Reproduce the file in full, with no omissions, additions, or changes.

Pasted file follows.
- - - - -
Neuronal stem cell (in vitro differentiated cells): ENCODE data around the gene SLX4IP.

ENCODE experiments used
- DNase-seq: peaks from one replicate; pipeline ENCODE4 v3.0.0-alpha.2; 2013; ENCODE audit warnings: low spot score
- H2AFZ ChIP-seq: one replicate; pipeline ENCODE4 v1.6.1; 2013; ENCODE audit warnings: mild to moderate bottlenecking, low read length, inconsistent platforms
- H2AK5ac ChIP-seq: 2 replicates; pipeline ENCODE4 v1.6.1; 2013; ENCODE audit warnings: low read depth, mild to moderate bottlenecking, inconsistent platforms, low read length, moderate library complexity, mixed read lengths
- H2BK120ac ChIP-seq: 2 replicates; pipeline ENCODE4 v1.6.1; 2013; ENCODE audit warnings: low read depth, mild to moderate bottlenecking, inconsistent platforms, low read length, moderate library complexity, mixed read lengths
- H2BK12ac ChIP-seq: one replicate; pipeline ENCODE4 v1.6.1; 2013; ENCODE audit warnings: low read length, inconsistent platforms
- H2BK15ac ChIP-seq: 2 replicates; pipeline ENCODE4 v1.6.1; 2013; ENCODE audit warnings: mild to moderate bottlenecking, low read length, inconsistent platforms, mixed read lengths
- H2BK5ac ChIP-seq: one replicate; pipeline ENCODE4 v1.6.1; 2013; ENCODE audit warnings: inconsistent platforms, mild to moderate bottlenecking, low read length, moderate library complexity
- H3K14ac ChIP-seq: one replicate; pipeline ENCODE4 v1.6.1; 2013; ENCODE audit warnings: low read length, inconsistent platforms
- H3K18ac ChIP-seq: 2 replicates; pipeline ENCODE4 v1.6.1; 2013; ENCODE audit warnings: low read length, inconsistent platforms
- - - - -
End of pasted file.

Neuronal stem cell (in vitro differentiated cells): ENCODE data around the gene SLX4IP.

ENCODE experiments used
- DNase-seq: peaks from one replicate; pipeline ENCODE4 v3.0.0-alpha.2; 2013; ENCODE audit warnings: low spot score
- H2AFZ ChIP-seq: one replicate; pipeline ENCODE4 v1.6.1; 2013; ENCODE audit warnings: mild to moderate bottlenecking, low read length, inconsistent platforms
- H2AK5ac ChIP-seq: 2 replicates; pipeline ENCODE4 v1.6.1; 2013; ENCODE audit warnings: low read depth, mild to moderate bottlenecking, inconsistent platforms, low read length, moderate library complexity, mixed read lengths
- H2BK120ac ChIP-seq: 2 replicates; pipeline ENCODE4 v1.6.1; 2013; ENCODE audit warnings: low read depth, mild to moderate bottlenecking, inconsistent platforms, low read length, moderate library complexity, mixed read lengths
- H2BK12ac ChIP-seq: one replicate; pipeline ENCODE4 v1.6.1; 2013; ENCODE audit warnings: low read length, inconsistent platforms
- H2BK15ac ChIP-seq: 2 replicates; pipeline ENCODE4 v1.6.1; 2013; ENCODE audit warnings: mild to moderate bottlenecking, low read length, inconsistent platforms, mixed read lengths
- H2BK5ac ChIP-seq: one replicate; pipeline ENCODE4 v1.6.1; 2013; ENCODE audit warnings: inconsistent platforms, mild to moderate bottlenecking, low read length, moderate library complexity
- H3K14ac ChIP-seq: one replicate; pipeline ENCODE4 v1.6.1; 2013; ENCODE audit warnings: low read length, inconsistent platforms
- H3K18ac ChIP-seq: 2 replicates; pipeline ENCODE4 v1.6.1; 2013; ENCODE audit warnings: low read length, inconsistent platforms